The Fitwel Scorecard responds to three distinct user groups to directly target the priorities and opportunities that are unique to workplaces that vary by type and use. The Fitwel user groups include:
Single-Tenant Building: Applicable to buildings or campuses whose floors and common areas are occupied by a single tenant.
Multi-Tenant Building: Applicable to buildings or campuses whose floors and common areas are occupied by multiple tenants.
Commercial Interior Space: Applicable to spaces or sections of spaces within a larger building or floor.Download the Fitwel Scorecard
The Fitwel certification process is user-friendly and cost-efficient. First, register and benchmark a building on the Fitwel Portal. Once a building is registered, users can complete the Fitwel Scorecard and garner an immediate numerical score for the project. When the project is ready to be certified, users are asked to upload certification documents, and submit for review. Two independent certifiers review each project, providing a Review Report to the project team. After the review is complete, a Fitwel Star Rating is designated for the project. Note that during beta phase, only Fitwel Champions and Ambassadors have access to the Fitwel Portal.
Fitwel uses a user-friendly, web-based interface to register, benchmark, and certify projects. Participating companies use the Fitwel Portal to assess their project, upload certification documents, and submit for certification.
Each strategy within Fitwel is linked by scientific evidence to at least one of the seven Health Impact Categories:
The Fitwel Strategies measures health within 12 overarching sections that impact the design and operations of a site and building interior.
Workplaces located in more walkable neighborhoods with nearby amenities and public transit access support greater opportunities for physical activity, social equity and foster positive impacts on community health.
Sample strategies include optimizing WalkScore and transit access.
Supporting multi-modal access to buildings, increases opportunities for engaging in regular physical activity.
Sample strategies include supports for carpools, bikes, and pedestrians.
Providing onsite or nearby outdoor spaces assists in supporting mental and physical health.
Sample strategies include provisions and policies for outdoor amenities, such as walking trails and smoke free spaces.
Ground floors can be optimized to promote improved air quality and access to health-promoting amenities.
Sample strategies include entryway systems to capture particulates and context appropriate lighting for safety.
Stairwells present a convenient way for building occupants to add physical activity to their day.
Sample strategies include provisions for accessible, visible, and well-designed stairwells.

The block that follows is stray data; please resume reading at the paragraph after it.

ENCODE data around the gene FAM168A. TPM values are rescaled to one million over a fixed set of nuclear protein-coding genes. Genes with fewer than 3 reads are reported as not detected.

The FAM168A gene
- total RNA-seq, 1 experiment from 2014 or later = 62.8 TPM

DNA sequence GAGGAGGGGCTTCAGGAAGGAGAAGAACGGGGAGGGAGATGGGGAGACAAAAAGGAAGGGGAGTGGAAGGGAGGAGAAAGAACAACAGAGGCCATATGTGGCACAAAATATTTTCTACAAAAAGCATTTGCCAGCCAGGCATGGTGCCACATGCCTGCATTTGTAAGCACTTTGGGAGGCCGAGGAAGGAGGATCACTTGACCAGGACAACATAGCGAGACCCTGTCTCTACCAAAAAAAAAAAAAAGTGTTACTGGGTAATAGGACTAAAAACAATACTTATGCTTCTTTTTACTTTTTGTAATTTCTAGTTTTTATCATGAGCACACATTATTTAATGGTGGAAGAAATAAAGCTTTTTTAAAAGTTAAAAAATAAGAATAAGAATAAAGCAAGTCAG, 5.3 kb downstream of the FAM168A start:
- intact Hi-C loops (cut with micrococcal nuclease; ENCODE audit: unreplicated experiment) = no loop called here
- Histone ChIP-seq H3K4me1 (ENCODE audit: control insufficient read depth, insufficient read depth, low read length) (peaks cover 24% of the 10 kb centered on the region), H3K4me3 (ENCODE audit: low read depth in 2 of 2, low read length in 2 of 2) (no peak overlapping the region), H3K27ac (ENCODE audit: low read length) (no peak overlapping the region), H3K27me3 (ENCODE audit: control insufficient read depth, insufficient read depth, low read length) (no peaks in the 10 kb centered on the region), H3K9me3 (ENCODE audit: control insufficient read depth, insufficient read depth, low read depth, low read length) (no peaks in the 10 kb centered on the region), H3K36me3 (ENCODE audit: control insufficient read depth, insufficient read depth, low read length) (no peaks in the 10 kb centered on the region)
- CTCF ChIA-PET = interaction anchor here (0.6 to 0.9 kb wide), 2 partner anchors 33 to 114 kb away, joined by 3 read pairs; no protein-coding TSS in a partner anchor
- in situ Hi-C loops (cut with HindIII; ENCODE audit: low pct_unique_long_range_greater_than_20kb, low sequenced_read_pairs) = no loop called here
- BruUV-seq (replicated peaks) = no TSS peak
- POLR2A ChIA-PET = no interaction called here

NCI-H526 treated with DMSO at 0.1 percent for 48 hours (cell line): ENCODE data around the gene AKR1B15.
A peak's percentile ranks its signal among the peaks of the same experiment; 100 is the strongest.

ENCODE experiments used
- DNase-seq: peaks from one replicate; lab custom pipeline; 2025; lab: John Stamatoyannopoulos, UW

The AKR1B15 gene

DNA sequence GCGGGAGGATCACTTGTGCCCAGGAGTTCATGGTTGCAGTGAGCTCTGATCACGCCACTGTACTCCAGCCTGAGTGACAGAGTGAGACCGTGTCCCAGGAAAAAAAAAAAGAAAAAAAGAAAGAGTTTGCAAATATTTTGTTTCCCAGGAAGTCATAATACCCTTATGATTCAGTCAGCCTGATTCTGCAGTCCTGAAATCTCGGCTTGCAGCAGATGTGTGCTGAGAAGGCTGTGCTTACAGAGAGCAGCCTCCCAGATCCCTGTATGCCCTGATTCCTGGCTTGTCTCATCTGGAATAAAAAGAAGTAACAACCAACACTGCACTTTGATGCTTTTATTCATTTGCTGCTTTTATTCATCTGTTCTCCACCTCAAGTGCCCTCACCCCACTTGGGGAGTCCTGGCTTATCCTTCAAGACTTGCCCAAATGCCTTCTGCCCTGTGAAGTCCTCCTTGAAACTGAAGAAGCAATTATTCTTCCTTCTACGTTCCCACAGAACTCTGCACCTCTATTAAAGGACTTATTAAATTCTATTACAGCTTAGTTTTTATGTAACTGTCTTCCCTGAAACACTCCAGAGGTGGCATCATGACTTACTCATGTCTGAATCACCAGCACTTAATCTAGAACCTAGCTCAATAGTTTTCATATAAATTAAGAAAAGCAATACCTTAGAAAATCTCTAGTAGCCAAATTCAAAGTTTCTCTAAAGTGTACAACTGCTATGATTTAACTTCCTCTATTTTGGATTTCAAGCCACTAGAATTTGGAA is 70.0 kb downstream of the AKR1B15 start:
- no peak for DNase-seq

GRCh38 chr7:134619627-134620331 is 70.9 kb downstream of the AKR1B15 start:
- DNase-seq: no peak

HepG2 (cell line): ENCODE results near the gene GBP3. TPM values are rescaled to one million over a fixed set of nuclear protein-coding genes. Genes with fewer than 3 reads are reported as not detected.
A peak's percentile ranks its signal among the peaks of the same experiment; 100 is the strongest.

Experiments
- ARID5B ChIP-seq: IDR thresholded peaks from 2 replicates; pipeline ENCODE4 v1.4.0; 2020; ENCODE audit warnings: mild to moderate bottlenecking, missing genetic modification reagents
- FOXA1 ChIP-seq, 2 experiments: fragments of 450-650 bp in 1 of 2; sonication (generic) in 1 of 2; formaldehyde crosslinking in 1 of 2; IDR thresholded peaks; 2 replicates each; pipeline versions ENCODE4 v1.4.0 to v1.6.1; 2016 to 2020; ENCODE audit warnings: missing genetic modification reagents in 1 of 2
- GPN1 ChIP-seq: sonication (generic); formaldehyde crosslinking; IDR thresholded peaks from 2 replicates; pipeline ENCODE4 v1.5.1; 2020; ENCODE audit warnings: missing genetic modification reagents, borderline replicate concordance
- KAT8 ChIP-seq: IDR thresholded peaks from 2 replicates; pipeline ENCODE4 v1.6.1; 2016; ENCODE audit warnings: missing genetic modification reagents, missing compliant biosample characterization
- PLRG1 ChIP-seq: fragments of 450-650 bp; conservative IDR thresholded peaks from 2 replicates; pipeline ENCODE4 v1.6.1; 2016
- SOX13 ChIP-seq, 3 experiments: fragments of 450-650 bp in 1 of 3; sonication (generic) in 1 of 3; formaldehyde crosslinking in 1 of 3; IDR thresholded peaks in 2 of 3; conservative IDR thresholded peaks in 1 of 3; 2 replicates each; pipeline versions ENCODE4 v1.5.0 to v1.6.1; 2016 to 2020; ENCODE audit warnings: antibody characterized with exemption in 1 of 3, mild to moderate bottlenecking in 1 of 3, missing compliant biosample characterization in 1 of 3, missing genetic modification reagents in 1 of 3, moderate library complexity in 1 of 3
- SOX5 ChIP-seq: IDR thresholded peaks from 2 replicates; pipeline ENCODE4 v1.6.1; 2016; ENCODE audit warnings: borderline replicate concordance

Limiting prolonged exposure to harmful airborne substances and pollutants in indoor environments can improve air quality and reduce risk factors associated with chronic disease, comorbidities and absenteeism for occupants.
Sample strategies include smoke-free building policies and providing an asbestos-free interior.
Health supportive workspaces can assist in reducing absenteeism, while also instilling feelings of well-being.
Sample strategies include daylight, views, and operable shading at workspaces.
Onsite shared spaces can promote health outside of the individual workspace, by providing areas for physical activity and mental rejuvenation.
Sample strategies include provisions for a lactation and exercise room.
Providing access to fresh water reduces consumption of less healthy alternatives.
Sample strategies include providing an ADA compliant water supply on every floor.
Food retail can have a positive impact by elevating healthy food and beverage options onsite.
Sample strategies include establishing standards for healthy food and beverages.
Providing healthier food and beverage options can reverse the negative health impacts of traditional vending machines.
Sample strategies include pricing incentives for healthy snacks.
Emergency preparedness can improve coordination and timeliness of emergency response, increasing safety during emergency situations.
Sample strategies include provisions for an Automated External Defibrillator and associated testing schedule.
Each strategy within the Fitwel Certification System is associated with unique point allocations, based on the strength of the science and the demonstrated impact on occupant health. Strategies with stronger, multi-faceted impacts receive more points.
Projects receive a numerical score through the ‘benchmark’ feature. Benchmarking allocates a numerical score to a project, encouraging incremental changes to be made overtime and further distinguishing it among other workplaces.
Facilities that achieve a Fitwel numerical score of 90 or above are considered “Fitwel-certified” at one of three levels:
Building has achieved a basic level of health promotion by incorporating evidence-based design and policy strategies that support the physical, mental, and social health of its occupants.
Building has achieved an intermediate level of health promotion by incorporating evidence-based design and policy strategies that support the physical, mental, and social health of its occupants.
The highest level achievable. Building incorporates an exemplary number of evidence-based design and policy strategies that support the physical, mental, and social health of its occupants.